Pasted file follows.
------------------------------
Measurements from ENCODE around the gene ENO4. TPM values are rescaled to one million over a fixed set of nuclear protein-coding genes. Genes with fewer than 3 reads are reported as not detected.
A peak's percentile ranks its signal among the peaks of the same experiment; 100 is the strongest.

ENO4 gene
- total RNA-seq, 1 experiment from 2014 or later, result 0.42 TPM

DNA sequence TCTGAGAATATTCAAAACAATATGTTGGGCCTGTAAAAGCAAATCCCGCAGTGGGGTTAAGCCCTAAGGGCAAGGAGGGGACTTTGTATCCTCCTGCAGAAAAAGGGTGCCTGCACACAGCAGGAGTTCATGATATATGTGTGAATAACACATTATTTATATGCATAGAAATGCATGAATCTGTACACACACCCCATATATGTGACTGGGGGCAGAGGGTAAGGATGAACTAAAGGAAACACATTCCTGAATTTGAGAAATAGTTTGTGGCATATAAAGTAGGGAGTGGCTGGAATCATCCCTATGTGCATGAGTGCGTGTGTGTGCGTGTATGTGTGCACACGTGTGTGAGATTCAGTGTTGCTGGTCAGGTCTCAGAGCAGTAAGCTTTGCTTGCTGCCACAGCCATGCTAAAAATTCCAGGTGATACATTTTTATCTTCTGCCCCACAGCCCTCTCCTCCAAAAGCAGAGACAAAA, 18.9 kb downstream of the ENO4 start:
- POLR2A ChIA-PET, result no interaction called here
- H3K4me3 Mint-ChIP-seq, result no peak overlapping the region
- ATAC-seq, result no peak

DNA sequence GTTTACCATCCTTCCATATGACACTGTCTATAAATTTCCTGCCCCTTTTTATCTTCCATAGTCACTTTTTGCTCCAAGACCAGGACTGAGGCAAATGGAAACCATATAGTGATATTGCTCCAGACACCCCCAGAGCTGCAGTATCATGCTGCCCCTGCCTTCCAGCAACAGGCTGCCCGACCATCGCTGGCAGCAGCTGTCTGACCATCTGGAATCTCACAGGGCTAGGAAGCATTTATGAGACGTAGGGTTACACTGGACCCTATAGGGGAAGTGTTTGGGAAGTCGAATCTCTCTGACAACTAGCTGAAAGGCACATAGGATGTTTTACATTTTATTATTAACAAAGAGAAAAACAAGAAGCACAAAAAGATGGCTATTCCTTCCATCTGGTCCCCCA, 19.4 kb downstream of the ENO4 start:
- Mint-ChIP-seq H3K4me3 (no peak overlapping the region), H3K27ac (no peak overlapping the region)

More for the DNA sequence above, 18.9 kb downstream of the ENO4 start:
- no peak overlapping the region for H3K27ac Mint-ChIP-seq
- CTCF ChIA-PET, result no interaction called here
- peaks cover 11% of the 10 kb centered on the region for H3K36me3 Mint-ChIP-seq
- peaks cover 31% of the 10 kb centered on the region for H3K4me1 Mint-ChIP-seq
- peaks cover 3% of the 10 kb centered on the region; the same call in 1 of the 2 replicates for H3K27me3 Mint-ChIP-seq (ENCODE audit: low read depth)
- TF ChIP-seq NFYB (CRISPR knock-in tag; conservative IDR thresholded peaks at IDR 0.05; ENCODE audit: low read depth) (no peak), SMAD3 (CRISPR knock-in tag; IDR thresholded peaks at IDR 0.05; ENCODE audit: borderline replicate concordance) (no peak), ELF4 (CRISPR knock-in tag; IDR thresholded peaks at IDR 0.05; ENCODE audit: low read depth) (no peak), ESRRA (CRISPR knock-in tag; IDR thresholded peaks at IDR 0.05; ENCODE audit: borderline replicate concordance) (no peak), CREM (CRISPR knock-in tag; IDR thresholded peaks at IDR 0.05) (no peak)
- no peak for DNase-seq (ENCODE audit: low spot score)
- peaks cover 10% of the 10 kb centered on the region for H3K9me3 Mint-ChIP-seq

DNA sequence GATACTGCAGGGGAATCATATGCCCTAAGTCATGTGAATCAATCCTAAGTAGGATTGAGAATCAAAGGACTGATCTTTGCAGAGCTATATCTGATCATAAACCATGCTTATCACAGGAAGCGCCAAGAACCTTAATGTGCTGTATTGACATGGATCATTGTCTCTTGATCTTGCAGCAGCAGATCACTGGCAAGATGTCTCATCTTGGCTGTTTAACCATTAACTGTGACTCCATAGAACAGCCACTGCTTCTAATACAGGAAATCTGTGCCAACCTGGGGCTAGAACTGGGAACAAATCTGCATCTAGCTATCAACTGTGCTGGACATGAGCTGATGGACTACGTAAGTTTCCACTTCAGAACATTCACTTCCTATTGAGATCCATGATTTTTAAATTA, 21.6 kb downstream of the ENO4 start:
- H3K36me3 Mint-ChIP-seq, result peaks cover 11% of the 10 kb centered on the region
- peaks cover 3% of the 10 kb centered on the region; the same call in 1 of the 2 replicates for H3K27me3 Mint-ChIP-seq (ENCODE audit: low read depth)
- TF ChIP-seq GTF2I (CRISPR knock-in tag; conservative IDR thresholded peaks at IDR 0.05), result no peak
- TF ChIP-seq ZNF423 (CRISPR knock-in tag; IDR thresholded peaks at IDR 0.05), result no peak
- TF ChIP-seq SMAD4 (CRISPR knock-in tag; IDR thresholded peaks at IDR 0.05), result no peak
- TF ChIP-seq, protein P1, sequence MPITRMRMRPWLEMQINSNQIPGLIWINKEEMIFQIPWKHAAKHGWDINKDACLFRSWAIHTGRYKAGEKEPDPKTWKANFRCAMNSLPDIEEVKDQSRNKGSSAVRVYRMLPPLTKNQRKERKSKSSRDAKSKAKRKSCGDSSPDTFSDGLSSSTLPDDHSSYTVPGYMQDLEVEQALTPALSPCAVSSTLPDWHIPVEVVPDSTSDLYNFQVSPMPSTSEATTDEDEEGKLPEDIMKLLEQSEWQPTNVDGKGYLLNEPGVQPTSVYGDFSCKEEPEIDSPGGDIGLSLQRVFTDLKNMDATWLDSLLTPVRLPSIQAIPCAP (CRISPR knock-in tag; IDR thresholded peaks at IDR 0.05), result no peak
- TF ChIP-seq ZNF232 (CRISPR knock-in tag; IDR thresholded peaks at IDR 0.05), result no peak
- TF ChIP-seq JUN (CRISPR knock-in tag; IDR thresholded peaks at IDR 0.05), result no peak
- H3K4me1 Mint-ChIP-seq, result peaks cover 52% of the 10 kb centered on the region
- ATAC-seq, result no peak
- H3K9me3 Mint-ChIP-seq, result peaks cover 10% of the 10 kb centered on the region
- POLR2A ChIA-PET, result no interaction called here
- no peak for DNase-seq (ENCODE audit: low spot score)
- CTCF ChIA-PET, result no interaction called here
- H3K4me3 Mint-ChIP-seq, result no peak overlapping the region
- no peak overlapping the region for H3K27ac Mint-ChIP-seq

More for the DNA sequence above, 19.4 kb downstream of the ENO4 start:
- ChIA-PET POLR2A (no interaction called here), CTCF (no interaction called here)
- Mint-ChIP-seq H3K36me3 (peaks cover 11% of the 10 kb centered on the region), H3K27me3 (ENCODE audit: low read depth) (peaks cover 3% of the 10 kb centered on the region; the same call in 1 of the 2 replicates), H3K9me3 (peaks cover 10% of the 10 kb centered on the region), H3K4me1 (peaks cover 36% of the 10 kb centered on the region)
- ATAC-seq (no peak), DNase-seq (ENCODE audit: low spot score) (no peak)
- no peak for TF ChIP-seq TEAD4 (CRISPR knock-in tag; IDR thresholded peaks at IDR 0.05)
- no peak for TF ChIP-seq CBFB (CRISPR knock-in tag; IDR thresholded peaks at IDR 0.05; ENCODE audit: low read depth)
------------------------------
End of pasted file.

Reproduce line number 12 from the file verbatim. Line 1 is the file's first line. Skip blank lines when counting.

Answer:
- no peak overlapping the region for H3K27ac Mint-ChIP-seq